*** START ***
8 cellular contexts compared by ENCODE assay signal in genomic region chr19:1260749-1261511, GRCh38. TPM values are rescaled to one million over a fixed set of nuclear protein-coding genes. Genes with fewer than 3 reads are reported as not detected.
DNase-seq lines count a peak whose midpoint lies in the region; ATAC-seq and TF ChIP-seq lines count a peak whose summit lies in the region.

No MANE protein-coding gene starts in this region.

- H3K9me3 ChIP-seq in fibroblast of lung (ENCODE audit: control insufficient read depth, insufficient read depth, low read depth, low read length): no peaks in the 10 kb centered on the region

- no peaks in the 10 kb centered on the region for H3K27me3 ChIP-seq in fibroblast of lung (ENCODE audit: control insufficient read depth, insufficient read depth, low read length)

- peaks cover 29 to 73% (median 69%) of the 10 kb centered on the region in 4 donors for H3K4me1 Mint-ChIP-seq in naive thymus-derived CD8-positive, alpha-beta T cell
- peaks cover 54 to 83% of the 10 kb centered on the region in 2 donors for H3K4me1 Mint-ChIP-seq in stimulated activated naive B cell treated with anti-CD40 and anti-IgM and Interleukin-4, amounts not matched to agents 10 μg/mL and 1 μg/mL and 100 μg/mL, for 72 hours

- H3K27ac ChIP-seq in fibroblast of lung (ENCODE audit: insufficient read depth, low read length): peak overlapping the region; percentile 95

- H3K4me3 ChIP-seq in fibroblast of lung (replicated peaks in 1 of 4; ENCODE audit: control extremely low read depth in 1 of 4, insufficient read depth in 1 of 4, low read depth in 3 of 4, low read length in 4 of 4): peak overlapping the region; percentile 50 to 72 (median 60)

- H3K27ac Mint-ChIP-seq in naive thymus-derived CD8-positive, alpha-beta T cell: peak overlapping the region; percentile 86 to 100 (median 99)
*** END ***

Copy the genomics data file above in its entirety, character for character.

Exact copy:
8 cellular contexts compared by ENCODE assay signal in genomic region chr19:1260749-1261511, GRCh38. TPM values are rescaled to one million over a fixed set of nuclear protein-coding genes. Genes with fewer than 3 reads are reported as not detected.
DNase-seq lines count a peak whose midpoint lies in the region; ATAC-seq and TF ChIP-seq lines count a peak whose summit lies in the region.

No MANE protein-coding gene starts in this region.

- H3K9me3 ChIP-seq in fibroblast of lung (ENCODE audit: control insufficient read depth, insufficient read depth, low read depth, low read length): no peaks in the 10 kb centered on the region

- no peaks in the 10 kb centered on the region for H3K27me3 ChIP-seq in fibroblast of lung (ENCODE audit: control insufficient read depth, insufficient read depth, low read length)

- peaks cover 29 to 73% (median 69%) of the 10 kb centered on the region in 4 donors for H3K4me1 Mint-ChIP-seq in naive thymus-derived CD8-positive, alpha-beta T cell
- peaks cover 54 to 83% of the 10 kb centered on the region in 2 donors for H3K4me1 Mint-ChIP-seq in stimulated activated naive B cell treated with anti-CD40 and anti-IgM and Interleukin-4, amounts not matched to agents 10 μg/mL and 1 μg/mL and 100 μg/mL, for 72 hours

- H3K27ac ChIP-seq in fibroblast of lung (ENCODE audit: insufficient read depth, low read length): peak overlapping the region; percentile 95

- H3K4me3 ChIP-seq in fibroblast of lung (replicated peaks in 1 of 4; ENCODE audit: control extremely low read depth in 1 of 4, insufficient read depth in 1 of 4, low read depth in 3 of 4, low read length in 4 of 4): peak overlapping the region; percentile 50 to 72 (median 60)

- H3K27ac Mint-ChIP-seq in naive thymus-derived CD8-positive, alpha-beta T cell: peak overlapping the region; percentile 86 to 100 (median 99)